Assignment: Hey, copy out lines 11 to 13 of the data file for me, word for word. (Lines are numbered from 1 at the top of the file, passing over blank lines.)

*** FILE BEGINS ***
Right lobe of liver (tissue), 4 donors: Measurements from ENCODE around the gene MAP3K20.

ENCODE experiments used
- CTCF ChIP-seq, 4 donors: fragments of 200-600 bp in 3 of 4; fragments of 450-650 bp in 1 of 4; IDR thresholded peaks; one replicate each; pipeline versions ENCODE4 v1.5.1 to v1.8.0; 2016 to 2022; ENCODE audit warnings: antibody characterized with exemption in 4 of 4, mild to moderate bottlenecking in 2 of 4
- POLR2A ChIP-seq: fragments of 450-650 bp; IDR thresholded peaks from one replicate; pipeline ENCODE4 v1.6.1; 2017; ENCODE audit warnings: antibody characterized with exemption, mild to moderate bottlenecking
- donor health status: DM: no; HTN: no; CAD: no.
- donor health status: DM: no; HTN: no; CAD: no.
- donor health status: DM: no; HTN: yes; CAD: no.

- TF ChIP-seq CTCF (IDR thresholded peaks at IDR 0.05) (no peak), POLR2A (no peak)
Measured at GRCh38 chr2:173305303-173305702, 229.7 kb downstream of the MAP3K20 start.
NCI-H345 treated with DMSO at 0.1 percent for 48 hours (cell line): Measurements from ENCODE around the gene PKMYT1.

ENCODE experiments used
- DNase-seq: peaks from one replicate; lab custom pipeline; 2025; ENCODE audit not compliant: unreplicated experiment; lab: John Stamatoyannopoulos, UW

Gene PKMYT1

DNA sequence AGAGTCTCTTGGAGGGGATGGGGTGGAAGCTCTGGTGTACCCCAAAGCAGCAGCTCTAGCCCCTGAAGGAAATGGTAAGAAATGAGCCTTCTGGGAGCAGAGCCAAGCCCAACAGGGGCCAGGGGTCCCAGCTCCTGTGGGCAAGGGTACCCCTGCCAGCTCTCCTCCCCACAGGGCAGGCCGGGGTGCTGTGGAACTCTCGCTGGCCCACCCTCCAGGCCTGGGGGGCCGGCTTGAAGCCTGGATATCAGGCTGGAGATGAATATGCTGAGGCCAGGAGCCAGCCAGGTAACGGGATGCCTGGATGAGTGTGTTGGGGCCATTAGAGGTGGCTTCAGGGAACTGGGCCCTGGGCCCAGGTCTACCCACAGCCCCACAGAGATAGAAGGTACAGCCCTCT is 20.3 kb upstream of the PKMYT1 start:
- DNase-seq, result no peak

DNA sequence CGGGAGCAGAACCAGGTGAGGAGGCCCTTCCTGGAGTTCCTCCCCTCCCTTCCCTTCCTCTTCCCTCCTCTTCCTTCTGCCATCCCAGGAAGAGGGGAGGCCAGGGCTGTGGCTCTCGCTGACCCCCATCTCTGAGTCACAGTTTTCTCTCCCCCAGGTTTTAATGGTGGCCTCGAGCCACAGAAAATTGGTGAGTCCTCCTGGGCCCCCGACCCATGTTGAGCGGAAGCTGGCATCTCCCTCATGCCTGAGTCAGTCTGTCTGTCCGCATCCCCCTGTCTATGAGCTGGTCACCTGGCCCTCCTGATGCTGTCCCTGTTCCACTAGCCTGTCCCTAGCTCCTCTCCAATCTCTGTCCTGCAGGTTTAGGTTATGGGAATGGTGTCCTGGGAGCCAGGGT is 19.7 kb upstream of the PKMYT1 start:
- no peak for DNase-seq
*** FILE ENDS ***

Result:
ENCODE experiments used
- DNase-seq: peaks from one replicate; lab custom pipeline; 2025; ENCODE audit not compliant: unreplicated experiment; lab: John Stamatoyannopoulos, UW

Gene PKMYT1